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  • “De vreselijkste aller harpijen”: Pokkenepidemieën en pokkenbestrijding in Nederland in de 18de en 19e eeuw: een sociaal-historische en historisch-demografische studie
  • Benjamin Roberts
“De vreselijkste aller harpijen”: Pokkenepidemieën en pokkenbestrijding in Nederland in de 18de en 19e eeuw: een sociaal-historische en historisch-demografische studie. By Willibrord Rutten (The Netherlands: A.A.G. Bijdragen 1997. 558pp.).

Disease—just as clothing, music, literature— can be attributed to a period in history. Today, the masses fear being consumed by cancer, heart disease or AIDs. For the nineteenth century it was tuberculosis, typhoid, and cholera and in the eighteenth century it was smallpox. In Willibrord Rutten’s dissertation, he examines the successor of the plague in the Middle Ages. In the 17th century after the ravages of the plague had subsided, smallpox, known as de vreselijkste aller harpijen (the worst of all harpies), engulfed the populace of Europe—as generations thereafter were led to believe. Along with this lofty status as assassin of the meek—as children were its main victims—smallpox was accompanied with various myths which Rutten addresses while isolating smallpox epidemics and public embattlement against them in the Netherlands during the 18th and 19th centuries. One of the myths is the exorbitant mortality rate caused by smallpox, sometimes being as high as thirty percent. In the history of smallpox two presumptions are prevalent; one, that smallpox was fatal and two, at the same time it was inevitable. Luckily only one of these is true. These presumptions have prompted Rutten to examine smallpox from a demographic, cultural, social, and political approach. According to death toll statistics gathered in both urban centers and rural areas, the contagious ailment caused more deaths in the larger cities than in the countryside. Thus with this in mind the urbanized Dutch Republic of the 18th century should have become a chain of ghost towns after smallpox epidemics swept through. Yet according to Rutten the death toll in the cities of the Dutch Republic was moderate. In the mortality rate smallpox was represented but was not the only grim reaper, as there were also other diseases which took their toll. One of the myths Rutten’s unveils is that the impact of smallpox on the mortality rate of the 18th century has been overestimated. The mortalities of smallpox seem also inconsistent, for example Rutten can find no explanation why the numbers who perished from smallpox were greater in the rural countries of Sweden and Finland than in the urban United Provinces and its border areas in the 18th century.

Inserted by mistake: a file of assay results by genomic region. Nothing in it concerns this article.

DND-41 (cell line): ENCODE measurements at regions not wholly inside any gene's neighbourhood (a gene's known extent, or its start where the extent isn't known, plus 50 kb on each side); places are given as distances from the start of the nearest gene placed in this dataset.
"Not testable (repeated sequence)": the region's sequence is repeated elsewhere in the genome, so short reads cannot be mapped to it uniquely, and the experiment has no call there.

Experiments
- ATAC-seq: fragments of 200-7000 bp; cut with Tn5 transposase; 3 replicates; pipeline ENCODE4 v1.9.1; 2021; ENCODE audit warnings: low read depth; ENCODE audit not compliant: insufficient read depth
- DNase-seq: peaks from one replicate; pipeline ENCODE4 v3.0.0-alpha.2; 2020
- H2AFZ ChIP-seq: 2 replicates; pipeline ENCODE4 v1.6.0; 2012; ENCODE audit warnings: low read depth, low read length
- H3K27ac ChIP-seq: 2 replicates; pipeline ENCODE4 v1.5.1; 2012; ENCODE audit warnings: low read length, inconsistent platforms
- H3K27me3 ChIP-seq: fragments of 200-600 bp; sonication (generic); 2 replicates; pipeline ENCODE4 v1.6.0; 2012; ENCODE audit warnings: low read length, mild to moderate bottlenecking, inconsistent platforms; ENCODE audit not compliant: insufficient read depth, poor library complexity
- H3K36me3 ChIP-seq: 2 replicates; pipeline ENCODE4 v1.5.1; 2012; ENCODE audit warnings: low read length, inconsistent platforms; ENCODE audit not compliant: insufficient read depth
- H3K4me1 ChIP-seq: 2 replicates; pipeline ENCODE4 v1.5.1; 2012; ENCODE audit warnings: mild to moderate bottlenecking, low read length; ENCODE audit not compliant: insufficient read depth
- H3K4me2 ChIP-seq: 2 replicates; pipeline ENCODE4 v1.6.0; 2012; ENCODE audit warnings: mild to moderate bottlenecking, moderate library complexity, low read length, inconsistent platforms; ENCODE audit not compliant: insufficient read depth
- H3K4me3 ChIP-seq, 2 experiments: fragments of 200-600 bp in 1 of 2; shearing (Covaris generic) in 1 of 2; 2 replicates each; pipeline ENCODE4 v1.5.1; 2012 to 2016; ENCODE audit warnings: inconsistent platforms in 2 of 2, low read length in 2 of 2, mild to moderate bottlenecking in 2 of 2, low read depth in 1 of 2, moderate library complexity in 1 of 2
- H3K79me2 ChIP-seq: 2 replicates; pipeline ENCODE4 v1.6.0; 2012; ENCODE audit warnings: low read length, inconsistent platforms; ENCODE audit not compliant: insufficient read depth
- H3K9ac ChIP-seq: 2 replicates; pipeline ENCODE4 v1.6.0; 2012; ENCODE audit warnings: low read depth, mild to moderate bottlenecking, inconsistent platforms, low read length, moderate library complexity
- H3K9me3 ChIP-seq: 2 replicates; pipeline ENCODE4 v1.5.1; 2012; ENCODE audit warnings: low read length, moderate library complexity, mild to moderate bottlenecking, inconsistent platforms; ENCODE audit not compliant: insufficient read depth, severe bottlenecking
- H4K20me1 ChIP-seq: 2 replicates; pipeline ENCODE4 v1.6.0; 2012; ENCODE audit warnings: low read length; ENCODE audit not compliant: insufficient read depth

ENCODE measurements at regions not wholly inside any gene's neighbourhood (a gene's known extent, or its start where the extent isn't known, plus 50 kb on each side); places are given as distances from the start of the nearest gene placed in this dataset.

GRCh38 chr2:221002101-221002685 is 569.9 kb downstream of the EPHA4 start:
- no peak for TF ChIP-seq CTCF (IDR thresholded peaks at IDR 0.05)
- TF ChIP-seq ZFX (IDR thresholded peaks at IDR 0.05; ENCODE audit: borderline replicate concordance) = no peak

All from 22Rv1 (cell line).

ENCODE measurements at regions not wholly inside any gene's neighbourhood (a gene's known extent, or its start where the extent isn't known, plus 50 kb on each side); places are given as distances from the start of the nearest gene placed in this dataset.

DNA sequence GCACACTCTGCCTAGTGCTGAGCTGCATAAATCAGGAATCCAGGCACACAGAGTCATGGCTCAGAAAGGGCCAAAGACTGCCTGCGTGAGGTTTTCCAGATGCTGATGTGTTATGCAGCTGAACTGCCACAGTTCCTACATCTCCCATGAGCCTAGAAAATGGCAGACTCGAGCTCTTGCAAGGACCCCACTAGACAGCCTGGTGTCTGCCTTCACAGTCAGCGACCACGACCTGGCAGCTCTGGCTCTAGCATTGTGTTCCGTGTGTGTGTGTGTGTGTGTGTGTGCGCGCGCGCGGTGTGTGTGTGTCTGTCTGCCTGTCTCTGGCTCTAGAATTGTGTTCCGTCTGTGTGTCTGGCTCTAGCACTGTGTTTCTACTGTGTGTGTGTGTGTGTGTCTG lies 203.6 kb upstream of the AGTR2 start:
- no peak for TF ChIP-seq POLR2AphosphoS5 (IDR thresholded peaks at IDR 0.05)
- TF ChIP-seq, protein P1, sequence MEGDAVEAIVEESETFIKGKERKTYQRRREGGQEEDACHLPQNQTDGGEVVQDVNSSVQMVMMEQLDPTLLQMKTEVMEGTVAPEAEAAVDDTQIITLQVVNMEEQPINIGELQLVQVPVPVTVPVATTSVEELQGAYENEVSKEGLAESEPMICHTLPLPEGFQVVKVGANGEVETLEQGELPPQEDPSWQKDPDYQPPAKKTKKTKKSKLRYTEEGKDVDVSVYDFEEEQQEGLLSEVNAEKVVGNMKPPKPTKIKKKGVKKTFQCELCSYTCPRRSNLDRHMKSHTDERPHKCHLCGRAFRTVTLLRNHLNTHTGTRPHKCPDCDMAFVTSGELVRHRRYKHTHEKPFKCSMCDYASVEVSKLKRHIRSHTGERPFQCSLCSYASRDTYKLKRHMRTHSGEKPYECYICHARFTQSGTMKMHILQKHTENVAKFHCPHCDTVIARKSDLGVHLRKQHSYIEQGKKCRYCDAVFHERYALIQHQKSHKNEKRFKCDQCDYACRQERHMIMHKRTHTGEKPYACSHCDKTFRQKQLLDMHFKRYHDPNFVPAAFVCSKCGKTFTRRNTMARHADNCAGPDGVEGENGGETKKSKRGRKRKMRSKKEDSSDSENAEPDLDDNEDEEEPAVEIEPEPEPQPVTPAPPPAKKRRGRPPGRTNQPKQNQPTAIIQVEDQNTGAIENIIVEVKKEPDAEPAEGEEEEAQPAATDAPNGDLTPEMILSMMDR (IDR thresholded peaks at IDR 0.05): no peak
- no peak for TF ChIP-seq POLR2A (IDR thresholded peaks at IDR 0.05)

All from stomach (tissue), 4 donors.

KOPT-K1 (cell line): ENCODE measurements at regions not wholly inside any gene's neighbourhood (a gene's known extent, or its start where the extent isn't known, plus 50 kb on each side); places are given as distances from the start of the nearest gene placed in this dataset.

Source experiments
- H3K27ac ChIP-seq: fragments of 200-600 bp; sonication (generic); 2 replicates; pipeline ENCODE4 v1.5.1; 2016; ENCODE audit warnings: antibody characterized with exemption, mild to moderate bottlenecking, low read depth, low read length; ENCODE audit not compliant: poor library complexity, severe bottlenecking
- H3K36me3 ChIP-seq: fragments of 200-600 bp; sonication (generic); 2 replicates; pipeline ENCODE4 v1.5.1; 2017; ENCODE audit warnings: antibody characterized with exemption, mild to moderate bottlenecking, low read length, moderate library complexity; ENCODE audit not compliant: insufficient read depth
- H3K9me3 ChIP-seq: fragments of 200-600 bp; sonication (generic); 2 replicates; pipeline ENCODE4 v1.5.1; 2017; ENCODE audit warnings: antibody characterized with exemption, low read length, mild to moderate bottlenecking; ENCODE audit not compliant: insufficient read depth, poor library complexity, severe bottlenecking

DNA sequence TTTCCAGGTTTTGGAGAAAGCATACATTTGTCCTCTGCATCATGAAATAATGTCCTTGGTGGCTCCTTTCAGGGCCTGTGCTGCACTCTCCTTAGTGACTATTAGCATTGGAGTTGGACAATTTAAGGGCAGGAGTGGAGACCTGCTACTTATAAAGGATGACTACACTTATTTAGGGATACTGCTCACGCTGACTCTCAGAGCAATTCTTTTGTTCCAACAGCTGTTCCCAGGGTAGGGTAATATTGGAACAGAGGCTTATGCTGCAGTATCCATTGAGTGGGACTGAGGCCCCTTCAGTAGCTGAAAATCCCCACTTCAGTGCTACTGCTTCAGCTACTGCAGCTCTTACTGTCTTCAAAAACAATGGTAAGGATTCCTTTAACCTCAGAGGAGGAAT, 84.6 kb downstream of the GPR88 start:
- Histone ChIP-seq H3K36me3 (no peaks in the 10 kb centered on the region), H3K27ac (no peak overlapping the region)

Around 1750 an innoculation for small pox was being tested on a small scale. The variolating of children could prevent children from developing full scale small pox. However, accompanying innoculations was a religious component which prolonged smallpox. Orthodox Protestants and pious Catholics believed innoculation to be against the will of God. (This notion is still held today by some staunch orthodox Protestants in the Netherlands in regard to the vaccination against polio.) Fortunately in the eighteenth century there was another end to the spectrum. There were enlightened citizens who believed in taking their destiny and the destiny of their children into their own hands— or at least giving a helping hand. In the 18th century of the Dutch Republic the battle against smallpox was a crusade fought by parents who had their children innoculated at their own initiative and at their own risk. This was, however, not without danger because some children died from the procedure. The decentralized state of the United Provinces had little or no influence on public health. The fight [End Page 250] against smallpox became a government issue only after Napoleon invaded the Dutch Republic and installed the Batavian Republic in 1796 which was modeled after the centralized French state. This exciting turn of political events in Rutten’s study illuminates the contrast between the decentralized Dutch state of the eighteenth century and the centralized state of the nineteenth century accompanied by more reliable methods of innoculation developed by Jenner. The government of the new state—which was primarily populated by enlightened citizens who turned a blind eye to religious arguments against innoculation—made smallpox into public enemy number...

Additional Information

ISSN
1527-1897
Print ISSN
0022-4529
Pages
pp. 250-251
Launched on MUSE
1999-09-01
Open Access
No
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